For everything there is a season, including Amazonian tropical forests

Monday, 15 December 2014
Scott R Saleska1, Jin Wu1, Bruce W Nelson2, Julia V Tavares3, Loren Albert1, Neill Prohaska1, Kaiyu Guan4, Rodrigo da Silva5, Alessandro C De Araujo6, Antonio Donato Nobre2, Natalia Restrepo-Coupe7 and Alfredo R Huete8, (1)University of Arizona, Tucson, AZ, United States, (2)INPA National Institute of Amazonian Research, Manaus, Brazil, (3)National Institute for Amazon Research (INPA), Manaus, AM, Brazil, (4)Stanford University, Stanford, CA, United States, (5)Universidade Federal do Oeste do Pará, Santarem, Brazil, (6)EMBRAPA Brazilian Agricultural Research Corporation- EMBRAPA, Embrapa Amazonia Oriental, Belem, Brazil, (7)University of Technology Sydney, Ultimo, Australia, (8)University of Technology Sydney, Plant Functional Biology and Climate Change, Ultimo, Australia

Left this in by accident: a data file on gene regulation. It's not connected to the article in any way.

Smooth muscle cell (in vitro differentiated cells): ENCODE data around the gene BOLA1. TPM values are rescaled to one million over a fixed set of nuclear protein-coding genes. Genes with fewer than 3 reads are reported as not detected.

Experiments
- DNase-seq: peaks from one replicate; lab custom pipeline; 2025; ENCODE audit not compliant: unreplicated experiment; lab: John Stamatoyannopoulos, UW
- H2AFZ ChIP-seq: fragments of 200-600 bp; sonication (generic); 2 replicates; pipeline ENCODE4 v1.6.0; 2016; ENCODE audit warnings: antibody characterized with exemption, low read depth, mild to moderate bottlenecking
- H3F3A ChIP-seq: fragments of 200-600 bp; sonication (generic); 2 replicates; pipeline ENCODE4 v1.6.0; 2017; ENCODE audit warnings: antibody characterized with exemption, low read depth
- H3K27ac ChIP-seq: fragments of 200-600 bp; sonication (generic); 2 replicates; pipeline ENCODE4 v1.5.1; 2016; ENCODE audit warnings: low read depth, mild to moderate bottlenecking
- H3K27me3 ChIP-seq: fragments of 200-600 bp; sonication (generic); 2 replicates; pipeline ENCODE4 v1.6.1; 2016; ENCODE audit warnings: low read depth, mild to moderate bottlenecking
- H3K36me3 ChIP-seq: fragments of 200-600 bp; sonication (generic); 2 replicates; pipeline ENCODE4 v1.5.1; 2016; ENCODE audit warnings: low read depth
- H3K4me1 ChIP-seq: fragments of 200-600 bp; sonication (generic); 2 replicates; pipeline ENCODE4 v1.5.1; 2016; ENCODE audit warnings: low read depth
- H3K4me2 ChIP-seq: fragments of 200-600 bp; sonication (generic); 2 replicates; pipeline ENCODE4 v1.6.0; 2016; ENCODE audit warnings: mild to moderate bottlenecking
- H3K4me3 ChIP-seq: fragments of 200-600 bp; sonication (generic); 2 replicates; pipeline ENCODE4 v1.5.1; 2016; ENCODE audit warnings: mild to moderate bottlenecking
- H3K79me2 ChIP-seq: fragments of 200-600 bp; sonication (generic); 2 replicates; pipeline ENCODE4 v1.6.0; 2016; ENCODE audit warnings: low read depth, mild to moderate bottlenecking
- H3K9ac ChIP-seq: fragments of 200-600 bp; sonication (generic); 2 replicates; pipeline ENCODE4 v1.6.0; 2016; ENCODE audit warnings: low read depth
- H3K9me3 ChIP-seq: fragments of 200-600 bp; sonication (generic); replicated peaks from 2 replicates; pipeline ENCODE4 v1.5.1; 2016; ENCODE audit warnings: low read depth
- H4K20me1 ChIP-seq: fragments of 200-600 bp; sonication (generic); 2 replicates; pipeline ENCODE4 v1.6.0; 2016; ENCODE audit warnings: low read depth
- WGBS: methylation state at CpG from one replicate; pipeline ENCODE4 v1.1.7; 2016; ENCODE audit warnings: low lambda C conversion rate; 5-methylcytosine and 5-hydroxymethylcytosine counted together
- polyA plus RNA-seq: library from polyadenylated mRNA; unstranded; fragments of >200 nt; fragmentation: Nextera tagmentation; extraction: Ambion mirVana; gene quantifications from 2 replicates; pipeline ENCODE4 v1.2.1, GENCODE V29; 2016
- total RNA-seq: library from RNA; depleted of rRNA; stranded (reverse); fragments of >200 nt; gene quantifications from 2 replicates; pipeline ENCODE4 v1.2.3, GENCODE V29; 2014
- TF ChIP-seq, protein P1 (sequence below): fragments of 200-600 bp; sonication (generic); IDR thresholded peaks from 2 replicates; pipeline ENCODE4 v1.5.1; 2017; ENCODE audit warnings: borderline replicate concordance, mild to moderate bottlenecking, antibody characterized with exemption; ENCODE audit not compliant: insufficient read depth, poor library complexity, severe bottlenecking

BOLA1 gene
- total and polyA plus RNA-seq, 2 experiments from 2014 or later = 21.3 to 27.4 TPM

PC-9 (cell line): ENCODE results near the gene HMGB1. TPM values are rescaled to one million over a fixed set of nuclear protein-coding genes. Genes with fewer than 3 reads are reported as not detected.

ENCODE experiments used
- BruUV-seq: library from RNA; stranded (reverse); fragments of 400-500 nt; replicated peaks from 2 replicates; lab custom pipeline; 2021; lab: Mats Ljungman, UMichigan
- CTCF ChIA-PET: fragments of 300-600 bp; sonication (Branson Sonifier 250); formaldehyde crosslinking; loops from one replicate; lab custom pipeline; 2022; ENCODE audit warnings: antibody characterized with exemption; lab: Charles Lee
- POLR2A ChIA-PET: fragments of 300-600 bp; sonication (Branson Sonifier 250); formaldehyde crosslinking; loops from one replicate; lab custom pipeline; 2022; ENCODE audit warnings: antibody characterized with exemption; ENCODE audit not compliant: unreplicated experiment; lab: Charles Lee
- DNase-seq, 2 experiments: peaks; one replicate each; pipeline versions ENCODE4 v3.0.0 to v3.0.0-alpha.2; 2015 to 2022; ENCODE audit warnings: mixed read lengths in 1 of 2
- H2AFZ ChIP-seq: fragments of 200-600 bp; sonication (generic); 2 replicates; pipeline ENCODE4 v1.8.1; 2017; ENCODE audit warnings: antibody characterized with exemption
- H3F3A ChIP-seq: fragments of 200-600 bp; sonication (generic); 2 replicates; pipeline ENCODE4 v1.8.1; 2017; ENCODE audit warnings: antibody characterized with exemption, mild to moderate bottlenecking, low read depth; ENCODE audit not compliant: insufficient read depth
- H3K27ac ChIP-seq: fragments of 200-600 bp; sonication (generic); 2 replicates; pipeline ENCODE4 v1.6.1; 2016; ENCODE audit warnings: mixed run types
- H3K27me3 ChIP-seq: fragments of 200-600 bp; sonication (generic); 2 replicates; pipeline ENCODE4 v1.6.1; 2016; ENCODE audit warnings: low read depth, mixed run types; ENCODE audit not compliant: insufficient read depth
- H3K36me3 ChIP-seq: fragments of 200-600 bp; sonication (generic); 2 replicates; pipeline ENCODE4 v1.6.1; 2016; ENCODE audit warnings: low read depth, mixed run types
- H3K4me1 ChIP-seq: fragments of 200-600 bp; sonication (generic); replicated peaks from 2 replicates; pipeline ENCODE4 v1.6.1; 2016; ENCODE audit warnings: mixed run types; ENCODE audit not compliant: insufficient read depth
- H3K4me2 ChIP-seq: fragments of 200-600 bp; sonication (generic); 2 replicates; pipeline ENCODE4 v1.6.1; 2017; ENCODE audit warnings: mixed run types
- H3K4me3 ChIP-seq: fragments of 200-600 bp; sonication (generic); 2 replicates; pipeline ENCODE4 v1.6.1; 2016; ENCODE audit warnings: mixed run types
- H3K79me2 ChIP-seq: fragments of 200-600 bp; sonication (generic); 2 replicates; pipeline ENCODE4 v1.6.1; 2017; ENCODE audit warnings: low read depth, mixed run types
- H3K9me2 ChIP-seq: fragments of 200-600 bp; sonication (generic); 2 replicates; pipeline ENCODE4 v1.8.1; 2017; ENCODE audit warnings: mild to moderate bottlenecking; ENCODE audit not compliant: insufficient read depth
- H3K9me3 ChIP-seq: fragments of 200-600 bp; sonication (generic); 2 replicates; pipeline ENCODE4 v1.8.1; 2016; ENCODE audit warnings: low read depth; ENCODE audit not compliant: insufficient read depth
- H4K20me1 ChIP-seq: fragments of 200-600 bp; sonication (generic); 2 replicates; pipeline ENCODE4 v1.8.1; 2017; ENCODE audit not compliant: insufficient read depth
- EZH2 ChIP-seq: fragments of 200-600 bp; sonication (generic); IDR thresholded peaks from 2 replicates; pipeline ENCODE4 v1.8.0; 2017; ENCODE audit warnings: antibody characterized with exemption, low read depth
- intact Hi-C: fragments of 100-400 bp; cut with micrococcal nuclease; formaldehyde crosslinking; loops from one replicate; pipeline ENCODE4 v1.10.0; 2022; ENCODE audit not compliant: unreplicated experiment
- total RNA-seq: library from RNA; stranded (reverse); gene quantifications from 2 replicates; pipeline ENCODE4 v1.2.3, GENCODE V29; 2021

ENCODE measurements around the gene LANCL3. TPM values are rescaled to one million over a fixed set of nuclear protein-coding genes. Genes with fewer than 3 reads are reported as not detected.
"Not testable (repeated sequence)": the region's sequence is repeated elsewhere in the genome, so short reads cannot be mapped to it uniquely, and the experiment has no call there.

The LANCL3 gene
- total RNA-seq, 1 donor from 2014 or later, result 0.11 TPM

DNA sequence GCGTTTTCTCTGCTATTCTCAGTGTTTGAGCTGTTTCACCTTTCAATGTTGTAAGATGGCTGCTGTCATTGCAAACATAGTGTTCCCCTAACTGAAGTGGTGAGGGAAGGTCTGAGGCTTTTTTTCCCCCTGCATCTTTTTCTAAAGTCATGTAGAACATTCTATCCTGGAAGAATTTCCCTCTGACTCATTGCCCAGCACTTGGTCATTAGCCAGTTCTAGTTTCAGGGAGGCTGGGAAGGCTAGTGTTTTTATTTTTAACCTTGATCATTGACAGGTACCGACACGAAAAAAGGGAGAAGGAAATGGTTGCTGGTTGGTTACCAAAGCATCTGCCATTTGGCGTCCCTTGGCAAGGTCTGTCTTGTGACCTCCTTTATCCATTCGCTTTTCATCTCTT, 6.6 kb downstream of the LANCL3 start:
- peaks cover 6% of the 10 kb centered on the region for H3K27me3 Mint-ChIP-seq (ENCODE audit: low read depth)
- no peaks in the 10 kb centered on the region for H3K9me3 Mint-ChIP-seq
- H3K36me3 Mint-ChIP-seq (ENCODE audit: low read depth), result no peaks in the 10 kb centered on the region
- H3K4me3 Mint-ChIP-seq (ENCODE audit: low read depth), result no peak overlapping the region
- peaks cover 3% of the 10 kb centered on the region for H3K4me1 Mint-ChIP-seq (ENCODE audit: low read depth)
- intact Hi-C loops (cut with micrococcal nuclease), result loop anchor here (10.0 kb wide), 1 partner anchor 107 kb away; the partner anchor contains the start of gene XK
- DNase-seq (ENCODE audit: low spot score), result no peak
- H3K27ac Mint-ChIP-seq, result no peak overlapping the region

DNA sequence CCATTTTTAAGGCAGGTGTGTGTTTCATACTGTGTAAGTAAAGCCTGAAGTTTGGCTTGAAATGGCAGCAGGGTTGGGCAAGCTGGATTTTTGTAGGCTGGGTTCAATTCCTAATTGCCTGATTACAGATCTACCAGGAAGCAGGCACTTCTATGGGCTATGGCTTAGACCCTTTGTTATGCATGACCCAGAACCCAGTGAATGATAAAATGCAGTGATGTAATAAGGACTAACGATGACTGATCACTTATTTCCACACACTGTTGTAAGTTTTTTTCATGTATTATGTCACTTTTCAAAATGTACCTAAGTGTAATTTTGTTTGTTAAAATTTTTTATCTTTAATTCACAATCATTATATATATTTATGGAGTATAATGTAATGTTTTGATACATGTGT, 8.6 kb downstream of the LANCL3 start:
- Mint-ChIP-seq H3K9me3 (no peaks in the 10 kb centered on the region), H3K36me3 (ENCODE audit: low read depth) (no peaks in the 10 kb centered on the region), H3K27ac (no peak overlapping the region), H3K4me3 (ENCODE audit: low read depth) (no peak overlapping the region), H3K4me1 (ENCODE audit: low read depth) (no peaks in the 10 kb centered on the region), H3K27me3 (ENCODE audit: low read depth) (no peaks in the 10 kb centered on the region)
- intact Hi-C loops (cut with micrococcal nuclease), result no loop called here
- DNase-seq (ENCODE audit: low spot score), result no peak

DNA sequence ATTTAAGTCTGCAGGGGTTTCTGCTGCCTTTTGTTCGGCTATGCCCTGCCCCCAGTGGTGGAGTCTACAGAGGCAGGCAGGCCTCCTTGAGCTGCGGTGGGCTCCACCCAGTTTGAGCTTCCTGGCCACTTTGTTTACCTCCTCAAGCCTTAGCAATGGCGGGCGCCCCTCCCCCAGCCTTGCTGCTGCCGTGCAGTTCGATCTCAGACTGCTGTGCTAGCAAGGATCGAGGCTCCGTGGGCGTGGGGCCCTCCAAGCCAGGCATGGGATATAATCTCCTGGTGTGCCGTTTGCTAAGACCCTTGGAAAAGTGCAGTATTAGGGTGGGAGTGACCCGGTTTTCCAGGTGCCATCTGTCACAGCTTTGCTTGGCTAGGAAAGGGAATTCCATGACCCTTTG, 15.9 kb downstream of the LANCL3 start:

Seasonality of productivity in tropical forests gives insight into the ecological question of resource limitation in these important high-biomass, climatically sensitive habitats. Diverse evidence from ecological studies, eddy-flux towers, and satellites had accumulated by the mid-2000s suggesting that many tropical forests are more light- than water-limited, and hence “green-up” during higher-sunlight annual dry seasons. Recent work, however, argues that the satellite-based evidence (from MODIS) of dry-season green-up in Amazon forests is an artifact of seasonal variations in sun-sensor geometry. Here we review three lines of evidence to address this new controversy about Amazon forest seasonality: first, we show that even after correcting for sun-sensor geometry artifacts, remotely sensed MODIS data significantly rejects the null hypothesis of no seasonal change in canopy greenness; second we use a re-analysis of eddy flux measurements at four towers across the equatorial Amazon to show that dry season increases in canopy-scale photosynthetic capacity are robust, independent of seasonal variations of climatic drivers. Finally, tower-mounted cameras at two of the eddy flux sites provide new independent evidence for “green-up” by showing that crown-scale leaf-flushing events are concentrated in dry seasons. This work shows that remote sensing observations remain consistent with those from ground-based towers in support of the conclusion that many Amazon forests green-up with sunlight in the dry season.